Chick-Fil-A: Jeanne Hammontree

Jeanne Hammontree
Jeanne Hammontree

Last week, one family gathered in the middle of the Chick-fil-A of South Franklin on Columbia Avenue, exchanging hugs and slaps on the back. When operator Jeanne Hammontree headed over to see about the congratulatory commotion, she learned that the family’s first grandchild was on the way—and the young couple had chosen her restaurant as the place to announce it. Soon after, complimentary milkshakes and blue balloons arrived at the table.

“We just wanted to be part of the experience,” Jeanne said. “We strive for the unexpected, little surprises that allow us to learn our guests’ stories and build memories with them.”

Jeanne runs the Chick-fil-A with her husband of 35 years, Richard Hammontree. The two came from Calhoun, Ga., nearly 10 years ago to open a Chick-fil-A store in Cool Spring Galleria. The entrepreneurs had their own party business before moving to Franklin to become a franchisee owner.

“Working together is what Richard and I love doing, and we also loved everything about the Chick-fil-A brand,” she said. “We came to South Franklin when it opened because we are part of this community. We wanted to be able to reach out to it and say ‘thank you.’”

The restaurant does this in various ways, including hosting several events each year that support Williamson County causes, from recognizing the fire department to holding a night for children with special needs. Since their location’s opening in January 2010, they’ve developed local relationships inside the store that she contributes to the Franklinite friendliness.

“Everyone is so kind. We feel like our store is its own community within Downtown Franklin’s tight-knit one,” she said. “We try to get to know visitors on an individual basis.”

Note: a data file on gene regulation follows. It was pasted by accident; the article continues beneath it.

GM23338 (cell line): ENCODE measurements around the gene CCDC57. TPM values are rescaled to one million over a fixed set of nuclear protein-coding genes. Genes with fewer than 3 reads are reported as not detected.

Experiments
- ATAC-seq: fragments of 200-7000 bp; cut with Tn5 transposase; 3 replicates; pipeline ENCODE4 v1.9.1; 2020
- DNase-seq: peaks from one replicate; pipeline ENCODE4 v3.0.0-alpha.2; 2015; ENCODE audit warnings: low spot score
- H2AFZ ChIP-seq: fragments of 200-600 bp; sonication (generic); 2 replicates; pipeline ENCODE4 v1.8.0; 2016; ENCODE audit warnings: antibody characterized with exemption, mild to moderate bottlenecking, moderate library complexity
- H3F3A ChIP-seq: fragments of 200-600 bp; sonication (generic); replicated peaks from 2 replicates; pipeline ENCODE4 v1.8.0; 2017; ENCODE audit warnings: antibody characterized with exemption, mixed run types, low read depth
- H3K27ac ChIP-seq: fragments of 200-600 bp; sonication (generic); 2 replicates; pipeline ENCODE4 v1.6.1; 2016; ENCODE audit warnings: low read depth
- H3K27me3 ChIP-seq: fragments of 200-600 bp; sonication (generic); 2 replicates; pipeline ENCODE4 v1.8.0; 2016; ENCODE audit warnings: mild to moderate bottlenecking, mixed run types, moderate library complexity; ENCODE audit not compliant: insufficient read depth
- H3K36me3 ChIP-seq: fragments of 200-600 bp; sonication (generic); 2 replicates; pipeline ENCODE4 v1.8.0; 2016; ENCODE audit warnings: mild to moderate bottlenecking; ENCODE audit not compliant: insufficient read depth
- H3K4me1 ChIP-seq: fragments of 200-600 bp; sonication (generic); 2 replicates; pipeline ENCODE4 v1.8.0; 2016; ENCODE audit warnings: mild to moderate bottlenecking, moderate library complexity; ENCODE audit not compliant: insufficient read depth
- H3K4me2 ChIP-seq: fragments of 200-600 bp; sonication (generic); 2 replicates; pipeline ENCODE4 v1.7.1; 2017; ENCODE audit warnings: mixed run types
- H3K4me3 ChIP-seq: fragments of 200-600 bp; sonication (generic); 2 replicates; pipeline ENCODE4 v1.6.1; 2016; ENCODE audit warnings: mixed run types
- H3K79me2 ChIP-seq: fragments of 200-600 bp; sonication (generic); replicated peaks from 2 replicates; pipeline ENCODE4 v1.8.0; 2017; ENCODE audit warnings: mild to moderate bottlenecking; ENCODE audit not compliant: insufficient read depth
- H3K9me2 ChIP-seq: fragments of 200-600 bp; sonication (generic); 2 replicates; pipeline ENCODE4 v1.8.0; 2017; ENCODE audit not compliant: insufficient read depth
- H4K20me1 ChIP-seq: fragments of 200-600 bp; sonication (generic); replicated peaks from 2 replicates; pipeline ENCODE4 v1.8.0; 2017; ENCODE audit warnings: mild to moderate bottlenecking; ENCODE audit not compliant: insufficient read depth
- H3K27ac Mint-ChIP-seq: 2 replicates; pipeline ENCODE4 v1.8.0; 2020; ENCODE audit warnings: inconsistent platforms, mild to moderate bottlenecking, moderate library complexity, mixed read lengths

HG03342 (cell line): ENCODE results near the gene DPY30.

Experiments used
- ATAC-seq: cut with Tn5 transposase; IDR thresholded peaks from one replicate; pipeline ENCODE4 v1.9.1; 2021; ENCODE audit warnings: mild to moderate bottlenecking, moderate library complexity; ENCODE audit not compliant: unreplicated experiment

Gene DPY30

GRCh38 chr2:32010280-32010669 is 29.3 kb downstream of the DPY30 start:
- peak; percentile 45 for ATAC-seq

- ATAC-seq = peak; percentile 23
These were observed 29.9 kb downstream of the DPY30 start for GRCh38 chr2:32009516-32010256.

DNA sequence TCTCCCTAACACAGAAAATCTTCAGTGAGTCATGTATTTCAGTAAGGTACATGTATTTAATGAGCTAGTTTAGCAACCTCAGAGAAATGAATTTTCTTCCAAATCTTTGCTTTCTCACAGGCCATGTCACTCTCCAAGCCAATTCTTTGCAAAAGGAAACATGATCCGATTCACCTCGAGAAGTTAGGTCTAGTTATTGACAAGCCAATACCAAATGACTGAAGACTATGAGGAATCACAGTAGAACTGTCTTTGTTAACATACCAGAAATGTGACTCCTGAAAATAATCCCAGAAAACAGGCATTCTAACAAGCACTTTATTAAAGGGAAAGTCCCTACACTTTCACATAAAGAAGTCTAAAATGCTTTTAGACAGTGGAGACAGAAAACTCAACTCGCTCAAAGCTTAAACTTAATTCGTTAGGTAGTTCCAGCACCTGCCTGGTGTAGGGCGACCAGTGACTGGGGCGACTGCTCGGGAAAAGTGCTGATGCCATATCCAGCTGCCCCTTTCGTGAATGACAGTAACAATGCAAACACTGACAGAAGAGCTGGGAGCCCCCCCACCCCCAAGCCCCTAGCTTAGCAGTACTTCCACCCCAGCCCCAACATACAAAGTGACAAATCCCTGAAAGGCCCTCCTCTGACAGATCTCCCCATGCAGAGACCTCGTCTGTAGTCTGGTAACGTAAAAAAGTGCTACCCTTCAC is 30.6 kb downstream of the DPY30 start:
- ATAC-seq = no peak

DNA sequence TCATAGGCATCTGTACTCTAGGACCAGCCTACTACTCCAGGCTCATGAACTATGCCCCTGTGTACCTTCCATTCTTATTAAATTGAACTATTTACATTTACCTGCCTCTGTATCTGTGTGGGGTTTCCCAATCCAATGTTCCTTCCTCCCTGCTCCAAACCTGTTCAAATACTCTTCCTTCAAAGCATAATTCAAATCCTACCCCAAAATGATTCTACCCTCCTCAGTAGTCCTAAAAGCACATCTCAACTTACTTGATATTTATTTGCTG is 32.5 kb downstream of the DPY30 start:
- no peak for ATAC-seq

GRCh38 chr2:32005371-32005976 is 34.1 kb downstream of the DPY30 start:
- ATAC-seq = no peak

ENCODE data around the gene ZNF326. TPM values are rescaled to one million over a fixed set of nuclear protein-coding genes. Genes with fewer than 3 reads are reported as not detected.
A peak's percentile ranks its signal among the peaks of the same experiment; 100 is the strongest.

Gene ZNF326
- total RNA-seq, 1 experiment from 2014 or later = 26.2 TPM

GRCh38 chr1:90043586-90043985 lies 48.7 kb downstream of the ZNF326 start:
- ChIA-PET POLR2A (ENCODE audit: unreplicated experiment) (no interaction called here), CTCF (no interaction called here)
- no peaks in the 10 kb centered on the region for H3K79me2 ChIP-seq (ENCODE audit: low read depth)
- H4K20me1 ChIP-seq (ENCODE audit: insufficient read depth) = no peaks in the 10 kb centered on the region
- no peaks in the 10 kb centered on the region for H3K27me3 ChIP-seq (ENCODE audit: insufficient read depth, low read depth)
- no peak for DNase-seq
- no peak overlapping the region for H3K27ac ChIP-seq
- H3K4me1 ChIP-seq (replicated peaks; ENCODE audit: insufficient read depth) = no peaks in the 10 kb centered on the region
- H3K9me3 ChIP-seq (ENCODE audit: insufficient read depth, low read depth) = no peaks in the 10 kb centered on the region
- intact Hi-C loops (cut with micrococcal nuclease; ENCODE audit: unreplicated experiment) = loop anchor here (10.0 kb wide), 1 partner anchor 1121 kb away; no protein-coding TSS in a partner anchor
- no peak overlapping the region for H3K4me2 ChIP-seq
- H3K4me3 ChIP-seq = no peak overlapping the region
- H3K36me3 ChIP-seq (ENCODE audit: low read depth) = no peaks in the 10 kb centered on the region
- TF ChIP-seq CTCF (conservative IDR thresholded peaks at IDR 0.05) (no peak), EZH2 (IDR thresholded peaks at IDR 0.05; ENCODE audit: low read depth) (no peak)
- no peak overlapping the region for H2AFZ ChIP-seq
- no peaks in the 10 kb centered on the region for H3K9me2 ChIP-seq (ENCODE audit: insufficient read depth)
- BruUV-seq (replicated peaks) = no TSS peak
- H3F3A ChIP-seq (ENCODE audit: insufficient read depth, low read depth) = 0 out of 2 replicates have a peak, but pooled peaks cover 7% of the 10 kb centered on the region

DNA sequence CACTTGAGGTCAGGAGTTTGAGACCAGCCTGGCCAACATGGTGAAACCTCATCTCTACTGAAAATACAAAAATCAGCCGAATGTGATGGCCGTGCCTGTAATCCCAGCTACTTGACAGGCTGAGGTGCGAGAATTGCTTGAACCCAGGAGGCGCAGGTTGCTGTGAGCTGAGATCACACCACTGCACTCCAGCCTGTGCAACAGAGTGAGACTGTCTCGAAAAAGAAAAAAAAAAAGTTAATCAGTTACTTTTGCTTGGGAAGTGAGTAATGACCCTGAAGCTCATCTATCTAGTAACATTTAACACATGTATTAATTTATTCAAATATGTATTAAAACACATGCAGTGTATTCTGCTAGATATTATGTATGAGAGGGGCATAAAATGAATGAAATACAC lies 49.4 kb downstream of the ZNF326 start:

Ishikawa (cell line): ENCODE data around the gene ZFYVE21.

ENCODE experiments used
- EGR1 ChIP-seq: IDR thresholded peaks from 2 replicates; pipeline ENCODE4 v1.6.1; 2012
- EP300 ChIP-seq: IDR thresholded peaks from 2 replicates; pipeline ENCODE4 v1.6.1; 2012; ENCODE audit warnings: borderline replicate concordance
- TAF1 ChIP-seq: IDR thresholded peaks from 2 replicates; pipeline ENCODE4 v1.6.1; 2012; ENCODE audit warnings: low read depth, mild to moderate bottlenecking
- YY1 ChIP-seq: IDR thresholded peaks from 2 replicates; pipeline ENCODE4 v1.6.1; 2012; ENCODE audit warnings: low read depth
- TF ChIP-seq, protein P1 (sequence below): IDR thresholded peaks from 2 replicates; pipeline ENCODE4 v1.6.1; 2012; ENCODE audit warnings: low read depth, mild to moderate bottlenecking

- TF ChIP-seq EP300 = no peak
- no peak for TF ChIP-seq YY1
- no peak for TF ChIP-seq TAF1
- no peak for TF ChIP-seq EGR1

Across the country, Chick-fil-A parking lots stay full with customers who can’t get enough of its chicken sandwiches, waffle fries and breakfast biscuits. There’s always a host of children in the restaurant’s play zone—“I want it clean because my grandchildren play here”—or a group of friends catching up. Jeanne says the restaurant’s popularity is due in part to the customers’ familial experience.

“We really believe that we’re not just in the chicken business, but in the people business,” she said. “Some guests come in nearly every day just for a glass of sweet tea or a cup of coffee. If you’re looking for family, we’ll be it.”

It’s evident from the moment you walk through the restaurant’s doors that its employees do place an emphasis on customer relations. Jeanne says a manager is always on hand to engage in conversation and make a personal connection in a way that only a small-town fast food chain can do.

“We look for people who fit our personality,” Jeanne said. “You can teach a person to work a register, but you can’t teach that.”

Jeanne says that, by default, being in the Downtown Franklin area has bolstered its local support.

“There’s always something going on around here. I think the reason that this community is so close is because everyone cares so much about one another.”

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